Although lack of empathy has been considered a central characteristics of Asperger syndrome, quantitative and qualitative assessments of empathy in this syndrome are lacking. We present two cases of adolescents with Asperger syndrome who show extreme deficits on measures of both cognitive and affective empathy. Analysis of their performance on tasks assessing cognitive and affective processing did not reveal significant impairment in executive functions, nor in their ability to recognize emotions or the ability to create a mental representation of another person's knowledge. However, both patients were unable to integrate the emotional content with mental representations and deduce the other person's emotional state. These results suggest that impaired empathy in individuals with Asperger syndrome may be due to impaired integration of the cognitive and affective facets of the other person's mental state.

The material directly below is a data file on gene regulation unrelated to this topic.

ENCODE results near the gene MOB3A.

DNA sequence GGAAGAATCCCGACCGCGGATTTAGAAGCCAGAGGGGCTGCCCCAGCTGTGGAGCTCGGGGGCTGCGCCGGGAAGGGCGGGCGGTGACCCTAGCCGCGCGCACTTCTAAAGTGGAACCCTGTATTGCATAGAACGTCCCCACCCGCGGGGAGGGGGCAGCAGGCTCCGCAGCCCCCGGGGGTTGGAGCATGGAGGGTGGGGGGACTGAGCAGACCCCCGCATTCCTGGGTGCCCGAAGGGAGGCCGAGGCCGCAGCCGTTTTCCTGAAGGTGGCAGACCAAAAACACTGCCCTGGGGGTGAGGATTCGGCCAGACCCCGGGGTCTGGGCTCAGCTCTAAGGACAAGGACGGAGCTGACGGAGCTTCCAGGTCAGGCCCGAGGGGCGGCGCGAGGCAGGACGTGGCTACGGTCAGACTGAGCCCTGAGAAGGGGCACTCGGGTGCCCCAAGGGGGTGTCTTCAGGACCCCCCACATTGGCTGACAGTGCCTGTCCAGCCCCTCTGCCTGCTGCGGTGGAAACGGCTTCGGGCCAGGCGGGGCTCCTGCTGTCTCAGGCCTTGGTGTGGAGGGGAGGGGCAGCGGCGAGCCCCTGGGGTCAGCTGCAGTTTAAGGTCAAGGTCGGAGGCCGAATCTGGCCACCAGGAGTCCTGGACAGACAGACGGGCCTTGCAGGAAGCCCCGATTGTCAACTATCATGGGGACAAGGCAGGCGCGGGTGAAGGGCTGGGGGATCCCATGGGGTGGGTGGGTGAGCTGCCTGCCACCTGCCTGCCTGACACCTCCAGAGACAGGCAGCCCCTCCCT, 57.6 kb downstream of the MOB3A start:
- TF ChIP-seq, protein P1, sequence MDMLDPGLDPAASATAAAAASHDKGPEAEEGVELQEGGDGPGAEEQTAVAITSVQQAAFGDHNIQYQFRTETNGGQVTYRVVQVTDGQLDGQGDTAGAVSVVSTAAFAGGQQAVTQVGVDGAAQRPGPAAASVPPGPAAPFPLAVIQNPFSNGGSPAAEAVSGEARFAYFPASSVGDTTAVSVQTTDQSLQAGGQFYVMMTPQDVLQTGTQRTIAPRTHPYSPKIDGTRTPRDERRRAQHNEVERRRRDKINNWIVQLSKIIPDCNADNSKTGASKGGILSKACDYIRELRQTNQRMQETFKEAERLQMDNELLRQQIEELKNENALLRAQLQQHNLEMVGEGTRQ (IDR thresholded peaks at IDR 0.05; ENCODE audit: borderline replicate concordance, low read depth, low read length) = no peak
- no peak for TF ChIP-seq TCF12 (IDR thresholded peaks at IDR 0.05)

Bibliographical noteFunding Information:
We are grateful to Valerie Stone for providing the faux pas stories, and to Margo Lapidot, for the Hebrew version of the prosody test and for the irony test. S. G. Shamay was supported by a doctoral research grant from the Israel Foundation Trustees.
- Asperger syndrome
- Theory of mind
ASJC Scopus subject areas
- Arts and Humanities (miscellaneous)
- Clinical Neurology